Craving Rest, Craving Time, Motherhood/Parenting, Summer of Joy

5 Feelings Every Mom Goes Through During the Summer and How to Cope

The best time of year for kids is sometimes one of the most overwhelming for moms. You veteran moms know what I’m talking about: summer break. The time when kids celebrate their freedom from school by saying, “I’m bored, Mom!” every five minutes. When you still have work to do but less time to do it. Even if your kids are older or you homeschool, summer is still a different game, with different daylight hours and different expectations.

So how does a mom stay grounded during summer break and still have time to get everything done (including personal time with the Lord — because we know that is key to staying sane!)? Here are five feelings you’ll probably have, along with how to deal with each one.

“What will I do with the kids for two. Straight. Months?!”

Have a plan. Sit down with your kids and make a summer bucket list. Include things that they can do on their own (Wash the car! Go bug hunting!), as well as things you can do as a family. For your own heart, think ahead to what daily joys you will choose. It will be easier to find gratitude in the hectic moments if you’ve put some thought into it ahead of time.  

“I just need to crawl back under the covers.”

Give yourself some graceYes, it will be hard. God promises that He’ll work all things for our good, but He doesn’t promise that life will be easy. Some days, all we can do is sneak into the bathroom, cry for a few minutes, and say, “God, please give me strength to make it to bedtime!” And that’s OK.

“If I have to open one more Freezepop…”

If you find yourself continually doing things that your kids could learn how to do, take a few moments to teach them. This could be a weekly tradition or something you plan for at the beginning of the summer. Put a sturdy stepstool in the kitchen near the cereal and bowls. Assemble a craft bin the kids are allowed to use whenever they like. Make a chart for whose turn it is to fold laundry. Empower your kids to help care for themselves — it’ll be work for you up front, but you’ll also be preparing them to be competent, aware adults!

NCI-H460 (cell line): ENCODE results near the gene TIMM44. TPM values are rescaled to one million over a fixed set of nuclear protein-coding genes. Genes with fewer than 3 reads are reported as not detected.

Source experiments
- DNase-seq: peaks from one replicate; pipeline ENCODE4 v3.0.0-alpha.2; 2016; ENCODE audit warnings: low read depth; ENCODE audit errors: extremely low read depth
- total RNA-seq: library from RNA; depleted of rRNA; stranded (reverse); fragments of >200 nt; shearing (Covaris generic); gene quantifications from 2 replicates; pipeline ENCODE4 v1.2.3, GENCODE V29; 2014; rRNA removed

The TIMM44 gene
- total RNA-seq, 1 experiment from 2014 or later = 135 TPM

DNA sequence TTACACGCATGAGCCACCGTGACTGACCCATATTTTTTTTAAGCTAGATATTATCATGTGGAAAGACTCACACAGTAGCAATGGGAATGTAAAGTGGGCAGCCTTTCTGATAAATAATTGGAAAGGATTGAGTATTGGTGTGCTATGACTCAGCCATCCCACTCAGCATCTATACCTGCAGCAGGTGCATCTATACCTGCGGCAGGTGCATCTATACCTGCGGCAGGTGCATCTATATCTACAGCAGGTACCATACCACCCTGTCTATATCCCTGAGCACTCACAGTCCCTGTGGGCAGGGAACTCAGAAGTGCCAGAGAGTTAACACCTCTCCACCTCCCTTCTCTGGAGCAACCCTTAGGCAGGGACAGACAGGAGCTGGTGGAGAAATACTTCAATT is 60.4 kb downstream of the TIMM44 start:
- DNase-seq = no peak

“I feel like all I do is say, ‘No.’”

Create a “YES!” Only DayMake it a Saturday or another day when you can turn off your work brain and just enjoy time doing all the things that make summer break wonderful: spontaneous trips to the pool or zoo, a stop for ice cream on the way home, a hike to your family’s favorite lookout. Just like God loves giving good gifts to us, we are wired to love giving good gifts to our children, and a “YES!” Only Day gives you the chance to focus on your love for your kids.

“I just. Need. Some. Time.”

Sometimes, we feel as moms that we have to spend all our kids’ waking hours with them. We want to make the most of every moment, teaching them about love and kindness and Jesus. We want to connect with them and help them grow. But sometimes we can best do that by letting them be bored. Give them the option between a rake and some mulch or sidewalk chalk or reading in their rooms. As they learn to entertain themselves, they’ll give you time to recharge for the all the time you will be spending with them!